I am an old woman writing.
it began
            in a gully of fright, bare red earth—
            a yard of graves, hill-land and
            delta; a child rocking in a chair
            learning to read; it began, a recurring
            in silence, with fingers on letters
            feeling out the words. a young
            woman’s songs, singing in the night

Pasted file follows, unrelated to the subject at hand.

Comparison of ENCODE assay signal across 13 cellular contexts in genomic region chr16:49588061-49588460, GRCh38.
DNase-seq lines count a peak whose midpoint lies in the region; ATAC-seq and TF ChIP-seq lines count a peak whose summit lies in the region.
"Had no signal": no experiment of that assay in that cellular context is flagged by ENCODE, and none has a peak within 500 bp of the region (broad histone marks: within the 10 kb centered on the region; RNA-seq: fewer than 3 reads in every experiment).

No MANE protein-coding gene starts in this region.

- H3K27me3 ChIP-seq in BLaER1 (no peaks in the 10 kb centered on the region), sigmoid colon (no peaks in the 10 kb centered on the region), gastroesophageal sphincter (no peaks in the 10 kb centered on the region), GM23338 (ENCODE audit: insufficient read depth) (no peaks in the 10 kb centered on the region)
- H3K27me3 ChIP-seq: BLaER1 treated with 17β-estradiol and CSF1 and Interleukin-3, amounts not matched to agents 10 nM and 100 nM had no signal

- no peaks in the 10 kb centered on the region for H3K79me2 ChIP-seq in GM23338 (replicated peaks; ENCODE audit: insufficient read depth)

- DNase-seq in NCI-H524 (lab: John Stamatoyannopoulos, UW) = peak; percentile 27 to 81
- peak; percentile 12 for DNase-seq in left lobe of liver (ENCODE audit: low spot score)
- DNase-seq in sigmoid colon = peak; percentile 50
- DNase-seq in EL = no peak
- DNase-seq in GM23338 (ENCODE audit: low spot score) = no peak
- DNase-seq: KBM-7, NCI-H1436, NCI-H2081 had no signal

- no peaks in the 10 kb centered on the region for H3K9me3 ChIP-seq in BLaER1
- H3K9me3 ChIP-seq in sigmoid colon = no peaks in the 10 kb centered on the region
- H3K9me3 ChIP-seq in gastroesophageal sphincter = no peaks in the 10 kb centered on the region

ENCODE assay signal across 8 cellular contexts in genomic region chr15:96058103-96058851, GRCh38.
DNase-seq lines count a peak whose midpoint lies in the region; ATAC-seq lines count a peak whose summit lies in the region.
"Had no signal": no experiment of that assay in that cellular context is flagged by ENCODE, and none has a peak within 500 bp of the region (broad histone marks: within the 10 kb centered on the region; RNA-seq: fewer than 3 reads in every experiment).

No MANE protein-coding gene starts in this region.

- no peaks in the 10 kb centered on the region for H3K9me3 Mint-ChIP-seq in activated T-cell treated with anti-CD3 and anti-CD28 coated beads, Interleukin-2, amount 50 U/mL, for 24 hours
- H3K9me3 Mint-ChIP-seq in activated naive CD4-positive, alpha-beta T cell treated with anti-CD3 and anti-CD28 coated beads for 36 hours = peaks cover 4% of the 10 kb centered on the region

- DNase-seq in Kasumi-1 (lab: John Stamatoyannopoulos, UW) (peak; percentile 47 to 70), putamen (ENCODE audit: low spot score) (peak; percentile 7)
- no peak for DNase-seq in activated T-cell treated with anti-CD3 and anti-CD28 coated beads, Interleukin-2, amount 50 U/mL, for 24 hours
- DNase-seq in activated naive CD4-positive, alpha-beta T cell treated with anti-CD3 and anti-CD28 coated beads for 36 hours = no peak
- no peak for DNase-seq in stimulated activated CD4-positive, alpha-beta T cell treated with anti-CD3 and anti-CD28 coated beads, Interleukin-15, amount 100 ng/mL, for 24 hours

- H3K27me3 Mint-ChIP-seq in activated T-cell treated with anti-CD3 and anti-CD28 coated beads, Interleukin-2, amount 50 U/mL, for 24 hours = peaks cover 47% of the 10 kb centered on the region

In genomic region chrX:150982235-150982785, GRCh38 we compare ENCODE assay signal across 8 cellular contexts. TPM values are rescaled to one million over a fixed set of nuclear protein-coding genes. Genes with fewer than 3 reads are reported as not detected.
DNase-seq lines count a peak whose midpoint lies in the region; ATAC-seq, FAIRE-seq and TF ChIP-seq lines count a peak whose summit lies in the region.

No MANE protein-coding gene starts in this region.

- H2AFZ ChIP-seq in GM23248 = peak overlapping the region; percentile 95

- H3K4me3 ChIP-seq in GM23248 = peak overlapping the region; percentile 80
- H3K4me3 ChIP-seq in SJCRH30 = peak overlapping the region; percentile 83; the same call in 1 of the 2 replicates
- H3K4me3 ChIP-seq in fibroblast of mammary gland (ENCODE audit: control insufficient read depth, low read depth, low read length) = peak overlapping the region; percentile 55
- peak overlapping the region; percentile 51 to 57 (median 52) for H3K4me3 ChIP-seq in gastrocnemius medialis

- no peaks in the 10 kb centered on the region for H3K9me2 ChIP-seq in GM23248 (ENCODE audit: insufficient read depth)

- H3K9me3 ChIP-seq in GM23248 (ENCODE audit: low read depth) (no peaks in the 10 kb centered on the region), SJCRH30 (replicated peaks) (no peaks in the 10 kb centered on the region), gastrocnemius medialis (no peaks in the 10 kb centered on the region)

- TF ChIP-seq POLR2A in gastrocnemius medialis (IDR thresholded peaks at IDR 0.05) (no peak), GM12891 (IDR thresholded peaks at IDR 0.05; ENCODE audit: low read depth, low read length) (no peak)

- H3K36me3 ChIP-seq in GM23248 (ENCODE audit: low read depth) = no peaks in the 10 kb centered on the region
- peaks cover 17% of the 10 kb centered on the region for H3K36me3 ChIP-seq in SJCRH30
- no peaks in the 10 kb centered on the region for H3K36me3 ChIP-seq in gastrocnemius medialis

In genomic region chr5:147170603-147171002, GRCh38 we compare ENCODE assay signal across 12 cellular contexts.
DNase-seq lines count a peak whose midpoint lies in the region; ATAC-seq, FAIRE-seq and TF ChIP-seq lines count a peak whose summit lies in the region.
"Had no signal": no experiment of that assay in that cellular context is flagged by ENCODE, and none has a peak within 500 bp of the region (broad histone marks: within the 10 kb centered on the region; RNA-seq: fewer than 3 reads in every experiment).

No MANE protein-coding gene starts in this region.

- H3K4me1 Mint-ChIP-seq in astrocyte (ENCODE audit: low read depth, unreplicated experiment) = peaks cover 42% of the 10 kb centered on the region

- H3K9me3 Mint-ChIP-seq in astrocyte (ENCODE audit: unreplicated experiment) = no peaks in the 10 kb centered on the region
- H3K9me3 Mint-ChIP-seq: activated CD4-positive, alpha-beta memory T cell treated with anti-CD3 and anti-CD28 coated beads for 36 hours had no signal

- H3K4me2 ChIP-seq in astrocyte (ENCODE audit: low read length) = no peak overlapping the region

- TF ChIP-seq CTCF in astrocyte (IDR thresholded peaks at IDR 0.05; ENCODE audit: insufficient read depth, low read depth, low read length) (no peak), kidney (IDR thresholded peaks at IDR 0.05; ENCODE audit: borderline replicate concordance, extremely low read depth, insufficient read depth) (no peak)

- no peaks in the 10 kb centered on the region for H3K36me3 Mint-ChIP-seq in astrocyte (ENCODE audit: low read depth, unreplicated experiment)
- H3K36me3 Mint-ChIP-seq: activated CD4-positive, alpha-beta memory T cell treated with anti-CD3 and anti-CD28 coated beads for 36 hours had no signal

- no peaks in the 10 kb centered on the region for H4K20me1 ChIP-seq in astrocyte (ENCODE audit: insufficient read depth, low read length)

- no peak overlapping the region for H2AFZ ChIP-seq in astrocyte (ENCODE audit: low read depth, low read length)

“The Origin” was evidence that she was still writing then. The late work is all in notebooks, handwritten; most of it dated precisely, with the time. She was hard in Alzheimer’s by the early 90’s when CD found her in backwoods Arkansas, having dropped out of a brief period of belated literary recognition a fifteen years before. At this time, Besmilr could not always identify with her own work, questioning, for instance, in a video Forrest Gander recorded, from where “in the world” the poem she was reading out of the binder in her hands had come. When I saw (or should I say read, or witnessed?) “The Origin” I felt I was being addressed as an instrument of the archive, that it was employing me, making me it. A pulse emanated through all the papers and the house where her husband died before her in her lostness, and Heloise’s cancer. The word “writing” in the poem’s first line is subject and verb. “I am an old woman writing” is a stilled state of active being, continuing to perform in a combustion. It is old writing that irrupts the archive, adamantly and always resettling, unsettling, giving writing to I am not. She instrumentalizes her life’s work in its total precarity with a base statement of self-witness that cannot really be eradicated by any other. In this simple gesture, Jacques Derrida’s Archive Fever, which deconstructs the “codetermination” of “archivable meaning,” is undermined by a diffident speech-act of self- witnessing and -protection. To re-appropriate Roland Barthes’ term, Brigham’s poem-object is the punctum to her papers; stripped of and stripping ready association, piercing for an other axis of perceiving and meaning-making. What if the specific poverty of a specific lyric’s tendency to ferment, foments past the archival superstructure into its own ante-archival persistence? What if this persistence is what saves it?